of the subsequent messages with a duplicate of that
                  Message ID.

                  If no message can be found with a given Message ID,
                  create a dummy message with this ID.  Use this dummy
                  message for all subsequent references to this ID.

                  If a message already has a parent, don't change the
                  existing link.  This is done because the References
                  header line may have been truncated by a MUA.  As a
                  result, there is no guarantee that the messages
                  corresponding to adjacent Message IDs in the References
                  header line are parent and child.

                  Do not create a parent/child link if creating that link
                  would introduce a loop.  For example, before making
                  message A the parent of B, make sure that A is not a
                  descendent of B.

                     Note: Message ID comparisons are case-sensitive.

               (B) Create a parent/child link between the last reference
               (or NIL if there are no references) and the current message.
               If the current message already has a parent, it is probably
               the result of a truncated References header line, so break
               the current parent/child link before creating the new
               correct one.  As in step 1.A, do not create the parent/child
               link if creating that link would introduce a loop.  Note
               that if this message has no references, that it will now
               have no parent.

                  Note: The parent/child links created in steps 1.A and 1.B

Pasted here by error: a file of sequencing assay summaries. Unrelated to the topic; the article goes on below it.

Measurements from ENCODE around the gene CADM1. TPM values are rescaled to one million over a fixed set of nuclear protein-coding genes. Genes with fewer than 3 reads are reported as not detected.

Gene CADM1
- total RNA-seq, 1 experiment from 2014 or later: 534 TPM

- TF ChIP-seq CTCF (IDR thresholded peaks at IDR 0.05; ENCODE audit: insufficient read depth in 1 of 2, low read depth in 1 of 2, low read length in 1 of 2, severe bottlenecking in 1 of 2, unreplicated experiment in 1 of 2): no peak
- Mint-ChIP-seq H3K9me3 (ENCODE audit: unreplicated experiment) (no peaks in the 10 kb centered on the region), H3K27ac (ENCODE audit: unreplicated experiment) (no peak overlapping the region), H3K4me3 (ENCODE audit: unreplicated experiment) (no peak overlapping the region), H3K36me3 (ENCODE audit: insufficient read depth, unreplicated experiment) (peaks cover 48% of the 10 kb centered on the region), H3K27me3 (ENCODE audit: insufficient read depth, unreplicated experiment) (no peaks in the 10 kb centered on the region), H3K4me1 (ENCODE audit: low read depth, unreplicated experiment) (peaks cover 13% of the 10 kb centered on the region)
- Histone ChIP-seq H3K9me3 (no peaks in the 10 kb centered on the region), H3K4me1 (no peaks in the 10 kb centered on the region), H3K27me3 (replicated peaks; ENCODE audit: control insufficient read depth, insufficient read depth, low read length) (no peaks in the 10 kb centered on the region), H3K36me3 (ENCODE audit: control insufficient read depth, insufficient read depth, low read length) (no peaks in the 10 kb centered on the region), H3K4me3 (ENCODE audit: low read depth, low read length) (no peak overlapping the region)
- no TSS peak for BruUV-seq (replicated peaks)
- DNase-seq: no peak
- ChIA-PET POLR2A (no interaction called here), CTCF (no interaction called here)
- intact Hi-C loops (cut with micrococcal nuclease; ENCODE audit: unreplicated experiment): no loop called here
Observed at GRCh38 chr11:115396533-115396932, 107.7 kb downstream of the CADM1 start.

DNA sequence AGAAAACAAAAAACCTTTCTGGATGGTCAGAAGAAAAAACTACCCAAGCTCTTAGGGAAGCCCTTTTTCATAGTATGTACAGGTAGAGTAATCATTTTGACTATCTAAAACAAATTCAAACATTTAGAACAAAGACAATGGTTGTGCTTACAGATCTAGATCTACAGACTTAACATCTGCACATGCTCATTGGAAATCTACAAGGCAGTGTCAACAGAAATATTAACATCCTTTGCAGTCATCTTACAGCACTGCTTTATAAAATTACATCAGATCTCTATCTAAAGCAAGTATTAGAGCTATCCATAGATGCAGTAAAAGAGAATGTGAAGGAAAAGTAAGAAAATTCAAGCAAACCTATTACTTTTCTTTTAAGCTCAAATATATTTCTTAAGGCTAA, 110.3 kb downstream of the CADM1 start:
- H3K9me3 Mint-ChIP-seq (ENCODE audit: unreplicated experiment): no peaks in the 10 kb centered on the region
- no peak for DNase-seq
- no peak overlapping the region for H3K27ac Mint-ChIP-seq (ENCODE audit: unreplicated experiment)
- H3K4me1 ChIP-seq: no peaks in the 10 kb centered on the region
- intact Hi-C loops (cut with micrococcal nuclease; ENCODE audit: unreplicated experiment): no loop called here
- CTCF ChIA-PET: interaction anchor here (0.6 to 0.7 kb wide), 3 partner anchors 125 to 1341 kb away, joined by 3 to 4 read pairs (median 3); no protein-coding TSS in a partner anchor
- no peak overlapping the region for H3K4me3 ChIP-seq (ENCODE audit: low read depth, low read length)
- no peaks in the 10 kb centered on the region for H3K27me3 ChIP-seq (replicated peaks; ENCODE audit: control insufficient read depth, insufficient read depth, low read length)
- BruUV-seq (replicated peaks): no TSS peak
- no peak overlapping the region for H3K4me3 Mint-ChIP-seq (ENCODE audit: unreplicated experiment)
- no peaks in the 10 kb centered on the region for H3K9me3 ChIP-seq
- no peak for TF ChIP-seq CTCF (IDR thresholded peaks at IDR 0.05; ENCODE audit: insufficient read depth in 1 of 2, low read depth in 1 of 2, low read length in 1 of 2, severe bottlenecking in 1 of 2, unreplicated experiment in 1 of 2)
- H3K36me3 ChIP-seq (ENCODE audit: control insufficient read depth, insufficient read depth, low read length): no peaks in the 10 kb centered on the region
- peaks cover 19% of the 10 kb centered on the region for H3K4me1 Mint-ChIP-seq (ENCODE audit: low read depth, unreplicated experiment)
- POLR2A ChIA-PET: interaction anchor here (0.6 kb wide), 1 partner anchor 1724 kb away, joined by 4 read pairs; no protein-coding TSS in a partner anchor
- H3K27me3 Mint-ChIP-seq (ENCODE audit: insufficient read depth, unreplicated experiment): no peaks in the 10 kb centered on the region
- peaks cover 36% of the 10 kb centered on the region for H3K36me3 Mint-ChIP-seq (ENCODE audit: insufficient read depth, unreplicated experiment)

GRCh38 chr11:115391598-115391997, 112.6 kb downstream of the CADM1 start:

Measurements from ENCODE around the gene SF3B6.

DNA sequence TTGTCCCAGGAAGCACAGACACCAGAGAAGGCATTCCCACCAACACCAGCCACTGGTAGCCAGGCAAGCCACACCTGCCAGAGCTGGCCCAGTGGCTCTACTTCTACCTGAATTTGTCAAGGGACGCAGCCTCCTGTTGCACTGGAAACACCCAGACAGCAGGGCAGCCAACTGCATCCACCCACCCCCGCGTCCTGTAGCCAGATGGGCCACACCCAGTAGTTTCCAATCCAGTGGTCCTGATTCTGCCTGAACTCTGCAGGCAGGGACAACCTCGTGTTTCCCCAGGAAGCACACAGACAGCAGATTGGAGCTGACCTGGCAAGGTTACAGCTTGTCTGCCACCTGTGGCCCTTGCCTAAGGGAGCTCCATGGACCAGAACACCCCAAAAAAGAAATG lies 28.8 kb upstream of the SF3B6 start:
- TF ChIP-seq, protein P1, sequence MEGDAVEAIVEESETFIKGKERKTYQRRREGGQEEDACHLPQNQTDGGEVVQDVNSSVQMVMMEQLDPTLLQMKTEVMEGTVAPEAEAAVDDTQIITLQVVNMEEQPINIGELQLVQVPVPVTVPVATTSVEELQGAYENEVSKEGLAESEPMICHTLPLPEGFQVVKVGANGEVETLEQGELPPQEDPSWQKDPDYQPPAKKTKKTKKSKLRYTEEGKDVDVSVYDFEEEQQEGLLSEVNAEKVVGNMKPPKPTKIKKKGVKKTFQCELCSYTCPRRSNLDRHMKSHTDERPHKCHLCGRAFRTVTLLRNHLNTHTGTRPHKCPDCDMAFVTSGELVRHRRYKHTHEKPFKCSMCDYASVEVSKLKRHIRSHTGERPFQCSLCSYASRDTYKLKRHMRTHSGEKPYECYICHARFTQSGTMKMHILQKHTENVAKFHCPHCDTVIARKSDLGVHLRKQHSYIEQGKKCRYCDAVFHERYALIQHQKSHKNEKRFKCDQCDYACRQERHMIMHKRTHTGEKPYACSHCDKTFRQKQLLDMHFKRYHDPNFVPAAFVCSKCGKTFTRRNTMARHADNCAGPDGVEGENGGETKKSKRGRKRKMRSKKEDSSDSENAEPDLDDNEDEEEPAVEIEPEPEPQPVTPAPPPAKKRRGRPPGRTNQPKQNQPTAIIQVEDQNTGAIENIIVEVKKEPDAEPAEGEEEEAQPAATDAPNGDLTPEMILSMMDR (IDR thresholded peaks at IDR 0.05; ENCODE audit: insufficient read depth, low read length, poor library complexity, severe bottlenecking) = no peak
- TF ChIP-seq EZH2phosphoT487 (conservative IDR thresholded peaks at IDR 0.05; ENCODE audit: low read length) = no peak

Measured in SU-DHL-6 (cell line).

MUST be kept consistent with one another at ALL times.

            (2) Gather together all of the messages that have no parents
            and make them all children (siblings of one another) of a dummy
            parent (the "root").  These messages constitute the first
            (head) message of the threads created thus far.

            (3) Prune dummy messages from the thread tree.  Traverse each
            thread under the root, and for each message:

               If it is a dummy message with NO children, delete it.

               If it is a dummy message with children, delete it, but
               promote its children to the current level.  In other words,
               splice them in with the dummy's siblings.

               Do not promote the children if doing so would make them
               children of the root, unless there is only one child.

            (4) Sort the messages under the root (top-level siblings only)
            by sent date.  In the case of an exact match on sent date, use
            the order in which the messages appear in the mailbox (that is,